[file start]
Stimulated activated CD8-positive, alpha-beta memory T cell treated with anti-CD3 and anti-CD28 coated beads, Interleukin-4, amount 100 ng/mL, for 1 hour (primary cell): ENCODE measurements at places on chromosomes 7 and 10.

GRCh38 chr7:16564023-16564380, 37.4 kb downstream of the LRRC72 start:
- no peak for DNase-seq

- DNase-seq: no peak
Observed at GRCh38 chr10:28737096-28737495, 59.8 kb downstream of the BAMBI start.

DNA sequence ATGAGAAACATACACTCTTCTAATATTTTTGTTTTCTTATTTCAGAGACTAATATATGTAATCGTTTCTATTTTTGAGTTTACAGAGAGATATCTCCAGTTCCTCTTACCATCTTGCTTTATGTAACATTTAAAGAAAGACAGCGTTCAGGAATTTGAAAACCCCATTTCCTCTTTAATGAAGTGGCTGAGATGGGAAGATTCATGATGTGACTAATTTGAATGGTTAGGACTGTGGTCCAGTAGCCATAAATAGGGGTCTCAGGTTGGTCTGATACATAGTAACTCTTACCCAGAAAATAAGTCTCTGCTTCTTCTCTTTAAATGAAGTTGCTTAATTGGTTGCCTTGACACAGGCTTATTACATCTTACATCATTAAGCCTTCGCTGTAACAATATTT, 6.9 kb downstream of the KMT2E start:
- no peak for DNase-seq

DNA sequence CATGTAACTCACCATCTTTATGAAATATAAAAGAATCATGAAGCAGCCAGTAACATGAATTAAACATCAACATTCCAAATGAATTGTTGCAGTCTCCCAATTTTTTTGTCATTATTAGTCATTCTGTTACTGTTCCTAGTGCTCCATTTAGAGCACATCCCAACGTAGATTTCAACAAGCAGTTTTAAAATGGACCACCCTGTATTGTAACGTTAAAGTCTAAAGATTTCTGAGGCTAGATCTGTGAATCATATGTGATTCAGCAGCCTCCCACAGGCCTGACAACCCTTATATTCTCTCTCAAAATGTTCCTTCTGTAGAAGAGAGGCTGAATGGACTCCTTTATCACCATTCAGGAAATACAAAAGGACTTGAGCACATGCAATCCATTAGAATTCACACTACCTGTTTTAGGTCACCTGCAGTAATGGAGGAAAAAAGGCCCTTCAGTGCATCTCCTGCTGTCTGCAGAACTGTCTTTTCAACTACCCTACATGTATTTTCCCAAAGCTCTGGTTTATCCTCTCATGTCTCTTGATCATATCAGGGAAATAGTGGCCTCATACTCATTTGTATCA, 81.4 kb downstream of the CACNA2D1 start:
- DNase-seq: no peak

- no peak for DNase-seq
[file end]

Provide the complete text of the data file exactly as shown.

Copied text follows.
Stimulated activated CD8-positive, alpha-beta memory T cell treated with anti-CD3 and anti-CD28 coated beads, Interleukin-4, amount 100 ng/mL, for 1 hour (primary cell): ENCODE measurements at places on chromosomes 7 and 10.

GRCh38 chr7:16564023-16564380, 37.4 kb downstream of the LRRC72 start:
- no peak for DNase-seq

- DNase-seq: no peak
Observed at GRCh38 chr10:28737096-28737495, 59.8 kb downstream of the BAMBI start.

DNA sequence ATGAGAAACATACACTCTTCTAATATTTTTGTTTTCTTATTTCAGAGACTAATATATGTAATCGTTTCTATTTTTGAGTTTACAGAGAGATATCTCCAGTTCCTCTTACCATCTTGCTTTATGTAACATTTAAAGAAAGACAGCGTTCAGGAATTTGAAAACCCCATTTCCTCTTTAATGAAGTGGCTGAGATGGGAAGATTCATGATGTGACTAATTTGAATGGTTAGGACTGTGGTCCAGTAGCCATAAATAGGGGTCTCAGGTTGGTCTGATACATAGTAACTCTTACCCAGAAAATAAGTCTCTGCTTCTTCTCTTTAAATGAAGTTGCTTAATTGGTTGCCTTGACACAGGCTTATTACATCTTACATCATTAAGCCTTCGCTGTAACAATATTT, 6.9 kb downstream of the KMT2E start:
- no peak for DNase-seq

DNA sequence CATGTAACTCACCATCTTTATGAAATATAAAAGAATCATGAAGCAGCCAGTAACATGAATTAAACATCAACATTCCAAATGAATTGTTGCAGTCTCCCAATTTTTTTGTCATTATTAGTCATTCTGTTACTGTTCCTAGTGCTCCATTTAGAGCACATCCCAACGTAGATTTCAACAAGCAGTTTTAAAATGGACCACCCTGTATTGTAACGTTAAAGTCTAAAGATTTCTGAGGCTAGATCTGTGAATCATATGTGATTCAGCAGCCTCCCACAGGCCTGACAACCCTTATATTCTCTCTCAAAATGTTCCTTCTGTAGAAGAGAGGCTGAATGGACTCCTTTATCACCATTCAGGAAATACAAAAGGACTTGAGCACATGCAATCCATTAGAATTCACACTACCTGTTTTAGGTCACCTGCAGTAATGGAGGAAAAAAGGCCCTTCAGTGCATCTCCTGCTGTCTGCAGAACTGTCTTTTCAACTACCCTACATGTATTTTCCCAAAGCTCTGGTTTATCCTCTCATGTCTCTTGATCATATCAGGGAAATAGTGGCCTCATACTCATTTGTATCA, 81.4 kb downstream of the CACNA2D1 start:
- DNase-seq: no peak

- no peak for DNase-seq